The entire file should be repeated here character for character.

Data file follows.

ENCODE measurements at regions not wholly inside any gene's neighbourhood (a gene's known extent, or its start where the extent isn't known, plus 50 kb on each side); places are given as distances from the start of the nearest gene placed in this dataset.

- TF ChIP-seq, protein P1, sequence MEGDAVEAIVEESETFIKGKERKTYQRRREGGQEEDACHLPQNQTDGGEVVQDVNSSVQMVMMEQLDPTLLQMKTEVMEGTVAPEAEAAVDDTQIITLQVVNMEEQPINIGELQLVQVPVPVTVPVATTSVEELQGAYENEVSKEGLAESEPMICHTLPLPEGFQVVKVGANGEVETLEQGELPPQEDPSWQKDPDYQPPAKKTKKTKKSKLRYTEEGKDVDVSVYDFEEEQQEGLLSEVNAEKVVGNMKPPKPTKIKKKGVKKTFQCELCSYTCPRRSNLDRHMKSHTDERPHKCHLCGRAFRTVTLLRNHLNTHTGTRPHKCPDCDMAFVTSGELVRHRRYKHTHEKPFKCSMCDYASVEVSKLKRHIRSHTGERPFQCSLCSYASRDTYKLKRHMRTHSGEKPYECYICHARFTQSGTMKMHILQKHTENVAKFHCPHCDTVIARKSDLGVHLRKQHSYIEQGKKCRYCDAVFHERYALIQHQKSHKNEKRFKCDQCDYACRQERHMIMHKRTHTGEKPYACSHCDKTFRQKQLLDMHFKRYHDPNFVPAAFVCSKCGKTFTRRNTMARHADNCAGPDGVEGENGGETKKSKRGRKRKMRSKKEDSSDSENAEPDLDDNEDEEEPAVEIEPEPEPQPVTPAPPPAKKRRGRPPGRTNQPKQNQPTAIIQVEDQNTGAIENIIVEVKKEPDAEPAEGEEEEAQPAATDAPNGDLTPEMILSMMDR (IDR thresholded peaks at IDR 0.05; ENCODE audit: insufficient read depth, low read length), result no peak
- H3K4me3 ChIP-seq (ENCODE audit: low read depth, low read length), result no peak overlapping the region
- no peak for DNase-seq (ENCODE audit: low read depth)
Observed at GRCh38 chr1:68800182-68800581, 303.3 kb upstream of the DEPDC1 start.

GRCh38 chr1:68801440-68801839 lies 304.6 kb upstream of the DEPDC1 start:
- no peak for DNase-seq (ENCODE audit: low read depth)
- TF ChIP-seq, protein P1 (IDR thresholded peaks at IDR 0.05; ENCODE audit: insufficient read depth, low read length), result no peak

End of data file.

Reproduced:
ENCODE measurements at regions not wholly inside any gene's neighbourhood (a gene's known extent, or its start where the extent isn't known, plus 50 kb on each side); places are given as distances from the start of the nearest gene placed in this dataset.

- TF ChIP-seq, protein P1, sequence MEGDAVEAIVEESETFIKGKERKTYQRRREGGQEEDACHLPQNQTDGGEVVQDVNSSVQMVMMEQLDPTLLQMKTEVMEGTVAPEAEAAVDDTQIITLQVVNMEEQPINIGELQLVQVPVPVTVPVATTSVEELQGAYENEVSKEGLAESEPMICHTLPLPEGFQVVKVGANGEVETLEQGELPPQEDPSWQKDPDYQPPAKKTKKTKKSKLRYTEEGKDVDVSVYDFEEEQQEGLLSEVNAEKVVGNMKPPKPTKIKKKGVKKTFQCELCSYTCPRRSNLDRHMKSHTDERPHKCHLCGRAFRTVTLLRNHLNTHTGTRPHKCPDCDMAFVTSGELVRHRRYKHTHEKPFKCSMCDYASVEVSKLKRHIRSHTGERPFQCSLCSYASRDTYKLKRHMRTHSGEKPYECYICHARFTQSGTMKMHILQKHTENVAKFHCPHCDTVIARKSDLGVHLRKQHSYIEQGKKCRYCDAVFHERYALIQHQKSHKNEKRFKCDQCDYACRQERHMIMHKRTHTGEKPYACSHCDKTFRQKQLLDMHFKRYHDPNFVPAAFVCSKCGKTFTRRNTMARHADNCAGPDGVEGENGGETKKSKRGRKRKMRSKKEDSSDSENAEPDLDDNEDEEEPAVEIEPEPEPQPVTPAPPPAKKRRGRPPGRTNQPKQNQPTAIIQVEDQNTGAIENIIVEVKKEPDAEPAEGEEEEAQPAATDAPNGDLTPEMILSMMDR (IDR thresholded peaks at IDR 0.05; ENCODE audit: insufficient read depth, low read length), result no peak
- H3K4me3 ChIP-seq (ENCODE audit: low read depth, low read length), result no peak overlapping the region
- no peak for DNase-seq (ENCODE audit: low read depth)
Observed at GRCh38 chr1:68800182-68800581, 303.3 kb upstream of the DEPDC1 start.

GRCh38 chr1:68801440-68801839 lies 304.6 kb upstream of the DEPDC1 start:
- no peak for DNase-seq (ENCODE audit: low read depth)
- TF ChIP-seq, protein P1 (IDR thresholded peaks at IDR 0.05; ENCODE audit: insufficient read depth, low read length), result no peak